Destination Boyne Mountain

By Links MagazineJune 26, 2008, 4:00 pm

Boyne Mountain

The Kircher family has never been afraid to dream big. The late Everett Kircher, founder of Boyne USA Resorts, brought skiing to Northern Michigan in 1947 and added golf two decades later, sparking a development boom that transformed this region into one of Americas premier outdoor playgrounds.
At Boyne Mountain, the first of Boyne USAs three Northern Michigan properties, Kirchers son Stephen continues to think big as Boynes president of Eastern operations. He oversaw the May 2005 debut of the 220-room Mountain Grand Lodge & Spa, a luxury Alpine-style condominium-hotel, and the adjacent Avalanche Bay Indoor Waterpark. Those facilities, plus seven restaurants, two golf courses and more than a dozen ski runs, make Boyne Mountain one of the most versatile resorts east of the Rockies, and fulfill a dream hatched by the elder Kircher to replicate a pedestrian-friendly European ski village at the resort.
In the summer, the Mountain Grands spacious two-story, three-bedroom suites are an attractive draw. While my wife relaxed at the Solace Spa with a 90-minute scrub and massage treatment, I found my own solace on Boyne Mountains two courses, the 7,061-yard Monument and the 7,045-yard Alpine. Designed by Michigan architect Bill Newcombe, the courses zigzag along tree-lined slopes before dipping to flatter, more open terrain. Both begin with a scenic cart ride up a ski hill to neighboring first tees.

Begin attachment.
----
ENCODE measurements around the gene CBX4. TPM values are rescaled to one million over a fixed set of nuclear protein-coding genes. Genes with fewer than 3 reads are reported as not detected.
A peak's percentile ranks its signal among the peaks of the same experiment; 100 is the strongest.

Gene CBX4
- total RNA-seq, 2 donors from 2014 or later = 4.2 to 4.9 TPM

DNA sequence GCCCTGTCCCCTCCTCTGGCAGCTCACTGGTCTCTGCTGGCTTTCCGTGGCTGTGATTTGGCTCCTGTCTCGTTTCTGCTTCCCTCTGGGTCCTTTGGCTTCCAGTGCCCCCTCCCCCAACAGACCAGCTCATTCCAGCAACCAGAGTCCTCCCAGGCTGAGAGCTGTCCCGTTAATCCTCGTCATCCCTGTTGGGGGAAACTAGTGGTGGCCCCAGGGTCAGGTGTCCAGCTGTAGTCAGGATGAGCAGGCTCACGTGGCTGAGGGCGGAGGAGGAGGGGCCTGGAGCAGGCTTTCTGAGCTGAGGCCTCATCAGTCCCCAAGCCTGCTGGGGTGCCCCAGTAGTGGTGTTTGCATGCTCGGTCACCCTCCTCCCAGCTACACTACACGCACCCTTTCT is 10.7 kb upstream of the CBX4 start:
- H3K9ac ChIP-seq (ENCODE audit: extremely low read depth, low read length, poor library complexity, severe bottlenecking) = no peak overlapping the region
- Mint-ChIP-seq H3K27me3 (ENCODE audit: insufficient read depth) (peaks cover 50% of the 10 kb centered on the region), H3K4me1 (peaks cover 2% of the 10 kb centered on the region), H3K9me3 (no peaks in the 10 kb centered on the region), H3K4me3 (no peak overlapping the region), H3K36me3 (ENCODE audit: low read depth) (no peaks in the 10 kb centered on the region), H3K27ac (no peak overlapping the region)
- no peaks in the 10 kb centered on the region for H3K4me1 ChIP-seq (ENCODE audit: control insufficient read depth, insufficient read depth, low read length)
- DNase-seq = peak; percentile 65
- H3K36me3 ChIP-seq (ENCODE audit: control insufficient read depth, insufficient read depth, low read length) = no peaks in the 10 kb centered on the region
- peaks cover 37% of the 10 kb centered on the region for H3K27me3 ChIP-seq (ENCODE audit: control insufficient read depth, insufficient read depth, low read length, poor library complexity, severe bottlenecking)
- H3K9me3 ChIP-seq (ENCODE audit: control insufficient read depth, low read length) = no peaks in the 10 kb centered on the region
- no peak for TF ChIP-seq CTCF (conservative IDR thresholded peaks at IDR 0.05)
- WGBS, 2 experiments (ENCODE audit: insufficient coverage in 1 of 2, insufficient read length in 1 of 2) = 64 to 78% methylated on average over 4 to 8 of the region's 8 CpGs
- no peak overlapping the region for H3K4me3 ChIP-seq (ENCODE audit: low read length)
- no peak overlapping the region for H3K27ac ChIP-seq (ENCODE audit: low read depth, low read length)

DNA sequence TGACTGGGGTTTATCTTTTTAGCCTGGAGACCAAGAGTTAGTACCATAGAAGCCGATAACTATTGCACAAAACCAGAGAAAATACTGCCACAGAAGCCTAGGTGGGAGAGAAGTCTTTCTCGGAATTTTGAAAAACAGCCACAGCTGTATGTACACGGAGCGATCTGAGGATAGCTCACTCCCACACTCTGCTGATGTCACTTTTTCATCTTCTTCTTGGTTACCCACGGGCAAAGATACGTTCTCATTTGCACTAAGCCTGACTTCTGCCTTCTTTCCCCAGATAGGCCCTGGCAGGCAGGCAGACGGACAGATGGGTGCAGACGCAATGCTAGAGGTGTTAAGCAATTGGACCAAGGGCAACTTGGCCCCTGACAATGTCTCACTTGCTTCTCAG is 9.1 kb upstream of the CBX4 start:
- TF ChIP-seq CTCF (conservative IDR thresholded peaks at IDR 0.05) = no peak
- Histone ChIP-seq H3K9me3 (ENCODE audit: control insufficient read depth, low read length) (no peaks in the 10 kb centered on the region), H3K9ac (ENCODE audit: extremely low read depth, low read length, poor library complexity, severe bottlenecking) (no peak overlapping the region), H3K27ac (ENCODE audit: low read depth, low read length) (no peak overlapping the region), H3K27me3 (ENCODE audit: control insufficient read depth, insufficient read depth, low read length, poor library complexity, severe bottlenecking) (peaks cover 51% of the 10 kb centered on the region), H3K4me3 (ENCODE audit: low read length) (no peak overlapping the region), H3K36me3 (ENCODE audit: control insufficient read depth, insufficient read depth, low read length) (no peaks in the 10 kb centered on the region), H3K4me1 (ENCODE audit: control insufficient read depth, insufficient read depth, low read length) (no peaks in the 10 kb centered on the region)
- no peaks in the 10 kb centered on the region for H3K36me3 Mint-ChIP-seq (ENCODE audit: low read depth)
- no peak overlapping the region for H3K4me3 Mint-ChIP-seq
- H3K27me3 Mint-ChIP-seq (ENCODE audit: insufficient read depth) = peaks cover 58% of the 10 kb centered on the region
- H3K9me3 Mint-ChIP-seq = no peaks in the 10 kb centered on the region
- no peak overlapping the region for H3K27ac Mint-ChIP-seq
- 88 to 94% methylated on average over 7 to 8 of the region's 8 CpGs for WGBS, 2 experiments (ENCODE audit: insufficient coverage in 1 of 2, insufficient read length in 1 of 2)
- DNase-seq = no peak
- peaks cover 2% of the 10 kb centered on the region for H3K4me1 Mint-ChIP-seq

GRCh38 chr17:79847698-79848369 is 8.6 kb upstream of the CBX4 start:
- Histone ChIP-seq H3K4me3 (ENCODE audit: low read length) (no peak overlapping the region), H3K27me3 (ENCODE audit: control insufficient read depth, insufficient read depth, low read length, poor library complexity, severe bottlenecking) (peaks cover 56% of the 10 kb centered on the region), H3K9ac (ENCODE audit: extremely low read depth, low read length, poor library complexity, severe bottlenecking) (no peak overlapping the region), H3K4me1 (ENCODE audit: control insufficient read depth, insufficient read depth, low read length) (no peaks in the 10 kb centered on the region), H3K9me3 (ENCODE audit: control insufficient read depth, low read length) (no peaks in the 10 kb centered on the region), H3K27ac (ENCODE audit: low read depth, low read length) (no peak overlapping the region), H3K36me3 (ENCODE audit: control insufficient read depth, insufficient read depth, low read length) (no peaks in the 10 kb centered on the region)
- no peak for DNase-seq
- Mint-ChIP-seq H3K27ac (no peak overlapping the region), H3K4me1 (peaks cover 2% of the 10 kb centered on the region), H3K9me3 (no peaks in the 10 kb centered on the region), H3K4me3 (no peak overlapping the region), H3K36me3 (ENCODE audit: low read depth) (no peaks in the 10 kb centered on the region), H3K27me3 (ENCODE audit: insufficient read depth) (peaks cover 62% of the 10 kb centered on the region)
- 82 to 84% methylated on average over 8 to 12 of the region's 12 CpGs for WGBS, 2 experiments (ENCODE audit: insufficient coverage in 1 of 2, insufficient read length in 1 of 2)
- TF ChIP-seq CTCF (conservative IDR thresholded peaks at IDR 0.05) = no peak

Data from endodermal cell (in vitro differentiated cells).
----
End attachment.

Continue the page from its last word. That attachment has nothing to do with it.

With sweeping drops to narrow fairways carved from the forest, the Monument requires more heroic shots. Fittingly, holes here are named for some of the games heroes, including Sam Snead, Gene Sarazen, Byron Nelson and Kathy Whitworth. Kircher says a third course is under consideration; Pete Dye has already done a preliminary routing.
The 88,000-square-foot Avalanche Bay, with 14 aquatic adventure rides serving all ages, made the biggest splash with my two young children. Themed as a Swiss-Austrian village bowled over by an avalanche, the park maintains a decidedly un-Alps-like 84-degree climate year-round.
An assortment of water-spewing gadgets and gizmos kept the kids busy while I hurtled down three waterslides in a futile attempt to relive my youth. The ridiculously fast Vertigo tube slide flushed me out the bottom, dazed and confused, and the Rip Zone surfing simulator was nearly as wild. Next time, Ill stick to the more serene Boyne River float ride, while I ponder what Kircher and company could possibly dream up next.